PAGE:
Despite all of this, and the glaringly obvious fact that I was making less money than a British film in America, I kept at the job.
I jumped at every opportunity to visit friends at university. Considering the fact that the job was six nights a week and getting time off was harder than SOMETHING VERY HARD, I made it a couple of times. I managed to visit my new but badly-timed girlfriend, Melissa, and my best friend Dave, who considerately went to the same university, helping me to cut down on travel costs.
I started going out with Melissa two weeks before she left for university, which even by my standards was spectacularly bad timing. I’ll be completely honest - I owe Melissa a lot. During the seemingly endless shifts at the supermarket, my thoughts could rest for hours on whether or not a letter from her would arrive the next day, or if she would call. It was really only the sheer hope of her that kept me going, and as with all things that you rely on a little too much, she became almost like an obsession.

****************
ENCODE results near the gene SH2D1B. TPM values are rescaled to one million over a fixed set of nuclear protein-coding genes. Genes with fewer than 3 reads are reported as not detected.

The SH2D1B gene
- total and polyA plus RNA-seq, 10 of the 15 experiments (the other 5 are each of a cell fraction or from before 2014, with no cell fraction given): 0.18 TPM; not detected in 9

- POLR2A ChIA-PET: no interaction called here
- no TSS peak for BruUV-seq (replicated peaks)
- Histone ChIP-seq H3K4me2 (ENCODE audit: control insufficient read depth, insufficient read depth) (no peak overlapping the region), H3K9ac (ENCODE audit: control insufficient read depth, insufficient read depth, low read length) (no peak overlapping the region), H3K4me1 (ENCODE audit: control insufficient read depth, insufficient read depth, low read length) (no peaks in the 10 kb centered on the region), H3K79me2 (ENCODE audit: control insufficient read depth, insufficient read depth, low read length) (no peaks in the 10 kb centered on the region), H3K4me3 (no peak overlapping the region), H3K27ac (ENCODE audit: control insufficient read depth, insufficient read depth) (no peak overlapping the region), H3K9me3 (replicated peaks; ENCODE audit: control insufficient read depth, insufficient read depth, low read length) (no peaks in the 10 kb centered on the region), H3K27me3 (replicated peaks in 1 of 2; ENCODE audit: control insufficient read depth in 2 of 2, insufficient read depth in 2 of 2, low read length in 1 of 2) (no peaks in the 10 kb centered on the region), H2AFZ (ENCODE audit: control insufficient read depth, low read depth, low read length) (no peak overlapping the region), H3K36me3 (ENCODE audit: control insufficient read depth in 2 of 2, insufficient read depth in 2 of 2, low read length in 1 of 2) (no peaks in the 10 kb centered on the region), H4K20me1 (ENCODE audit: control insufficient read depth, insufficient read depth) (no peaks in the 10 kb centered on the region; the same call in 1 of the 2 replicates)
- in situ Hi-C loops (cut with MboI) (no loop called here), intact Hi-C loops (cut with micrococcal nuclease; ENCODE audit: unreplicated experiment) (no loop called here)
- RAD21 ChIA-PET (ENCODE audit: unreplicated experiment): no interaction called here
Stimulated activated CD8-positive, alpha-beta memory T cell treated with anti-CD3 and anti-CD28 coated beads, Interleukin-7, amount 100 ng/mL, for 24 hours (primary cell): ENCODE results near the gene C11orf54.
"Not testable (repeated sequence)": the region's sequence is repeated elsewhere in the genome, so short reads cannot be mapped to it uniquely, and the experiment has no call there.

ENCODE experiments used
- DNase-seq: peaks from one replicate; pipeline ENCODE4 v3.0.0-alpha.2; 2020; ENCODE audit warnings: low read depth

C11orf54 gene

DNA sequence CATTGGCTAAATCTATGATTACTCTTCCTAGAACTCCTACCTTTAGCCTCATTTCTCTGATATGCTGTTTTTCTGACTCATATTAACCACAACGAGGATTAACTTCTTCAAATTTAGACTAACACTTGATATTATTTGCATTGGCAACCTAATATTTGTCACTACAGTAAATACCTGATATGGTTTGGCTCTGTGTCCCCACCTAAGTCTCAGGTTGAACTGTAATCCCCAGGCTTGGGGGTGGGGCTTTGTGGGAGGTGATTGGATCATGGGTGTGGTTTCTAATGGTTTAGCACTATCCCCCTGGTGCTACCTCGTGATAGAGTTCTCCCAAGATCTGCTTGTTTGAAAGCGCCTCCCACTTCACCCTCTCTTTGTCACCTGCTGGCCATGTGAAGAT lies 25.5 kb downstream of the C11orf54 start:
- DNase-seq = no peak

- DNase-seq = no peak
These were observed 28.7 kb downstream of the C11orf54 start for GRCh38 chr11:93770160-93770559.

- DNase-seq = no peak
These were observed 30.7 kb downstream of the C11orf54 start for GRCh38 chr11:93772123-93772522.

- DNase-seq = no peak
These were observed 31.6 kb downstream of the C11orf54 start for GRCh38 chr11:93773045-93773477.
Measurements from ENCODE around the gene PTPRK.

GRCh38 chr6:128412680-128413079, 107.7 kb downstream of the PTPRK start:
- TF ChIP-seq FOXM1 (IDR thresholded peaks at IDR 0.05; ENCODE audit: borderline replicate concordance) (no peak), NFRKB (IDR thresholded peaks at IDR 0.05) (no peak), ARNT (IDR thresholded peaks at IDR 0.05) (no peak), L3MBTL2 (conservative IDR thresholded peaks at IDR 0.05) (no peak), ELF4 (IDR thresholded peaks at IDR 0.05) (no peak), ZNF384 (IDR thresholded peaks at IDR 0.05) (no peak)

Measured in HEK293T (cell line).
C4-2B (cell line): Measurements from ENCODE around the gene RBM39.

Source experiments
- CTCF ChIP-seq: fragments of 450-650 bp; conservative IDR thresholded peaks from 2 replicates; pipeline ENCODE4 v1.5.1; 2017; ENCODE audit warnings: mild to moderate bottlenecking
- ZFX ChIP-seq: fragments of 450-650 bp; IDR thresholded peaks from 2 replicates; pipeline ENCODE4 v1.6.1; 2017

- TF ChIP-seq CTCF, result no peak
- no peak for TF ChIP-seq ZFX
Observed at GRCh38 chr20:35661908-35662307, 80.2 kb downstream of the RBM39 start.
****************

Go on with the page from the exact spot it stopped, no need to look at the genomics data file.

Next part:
Melissa was a long way away, living in some kind of university-based Utopia, where she had a lot of free time and was working towards something she wanted to do. This was so far removed from my own circumstances at the time that university, in its own way, started to seem like a distant thing, and almost an impossibility.
It was dark when I went to work, it was dark when I finished work. I hated going to bed with the feel of the job still on me, so I became almost nocturnal, seeing only an hour or two of sunlight a day. I read, studied maths and wrote letters the rest of the time. In the depths of where I didn’t really want to think, I mulled over the facts; I hadn’t applied to university, I wasn’t earning much money, studying A-level maths on my own wasn’t easier than being confused by a teacher, and my girlfriend of such a short time was a Fresher at large at a university packed full of prowling, predatory male students. I began to wonder if I had made a huge mistake.
Melissa helped me through some of the darkest months of my life, and after doing that, shooting her into the Top Ten in my ‘All-Time Favourite People Charts’, she cheated on me and dumped me in blazingly quick succession. I am in no way bitter, because, well...well, all right. I was at the time.